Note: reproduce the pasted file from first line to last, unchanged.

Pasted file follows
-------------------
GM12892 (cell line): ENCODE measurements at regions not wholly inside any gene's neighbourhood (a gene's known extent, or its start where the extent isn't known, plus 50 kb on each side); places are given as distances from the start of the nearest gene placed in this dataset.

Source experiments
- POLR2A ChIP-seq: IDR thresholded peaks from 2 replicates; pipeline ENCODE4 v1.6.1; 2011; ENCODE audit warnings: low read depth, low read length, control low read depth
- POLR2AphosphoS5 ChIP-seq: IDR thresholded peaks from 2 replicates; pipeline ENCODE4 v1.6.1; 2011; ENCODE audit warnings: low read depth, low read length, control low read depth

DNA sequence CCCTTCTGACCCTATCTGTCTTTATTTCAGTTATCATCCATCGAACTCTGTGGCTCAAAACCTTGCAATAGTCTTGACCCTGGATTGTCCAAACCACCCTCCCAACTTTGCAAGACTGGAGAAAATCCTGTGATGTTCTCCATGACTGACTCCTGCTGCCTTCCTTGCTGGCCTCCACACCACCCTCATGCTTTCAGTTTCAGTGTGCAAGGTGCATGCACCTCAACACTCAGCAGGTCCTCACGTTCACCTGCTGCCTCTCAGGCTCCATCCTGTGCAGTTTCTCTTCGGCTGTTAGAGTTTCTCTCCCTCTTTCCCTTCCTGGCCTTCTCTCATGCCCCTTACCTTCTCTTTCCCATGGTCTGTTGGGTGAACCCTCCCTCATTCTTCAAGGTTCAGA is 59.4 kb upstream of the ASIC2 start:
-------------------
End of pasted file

GM12892 (cell line): ENCODE measurements at regions not wholly inside any gene's neighbourhood (a gene's known extent, or its start where the extent isn't known, plus 50 kb on each side); places are given as distances from the start of the nearest gene placed in this dataset.

Source experiments
- POLR2A ChIP-seq: IDR thresholded peaks from 2 replicates; pipeline ENCODE4 v1.6.1; 2011; ENCODE audit warnings: low read depth, low read length, control low read depth
- POLR2AphosphoS5 ChIP-seq: IDR thresholded peaks from 2 replicates; pipeline ENCODE4 v1.6.1; 2011; ENCODE audit warnings: low read depth, low read length, control low read depth

DNA sequence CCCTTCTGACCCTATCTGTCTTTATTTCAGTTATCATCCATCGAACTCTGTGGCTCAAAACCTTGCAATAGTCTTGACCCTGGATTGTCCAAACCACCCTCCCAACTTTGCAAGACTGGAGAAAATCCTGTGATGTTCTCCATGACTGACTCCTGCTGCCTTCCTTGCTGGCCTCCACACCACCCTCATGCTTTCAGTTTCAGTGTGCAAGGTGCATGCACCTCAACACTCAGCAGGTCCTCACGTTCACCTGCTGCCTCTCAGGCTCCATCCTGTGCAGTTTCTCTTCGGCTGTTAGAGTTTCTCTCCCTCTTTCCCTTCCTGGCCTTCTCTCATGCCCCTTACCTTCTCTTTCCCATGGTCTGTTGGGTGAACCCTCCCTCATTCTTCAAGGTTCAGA is 59.4 kb upstream of the ASIC2 start: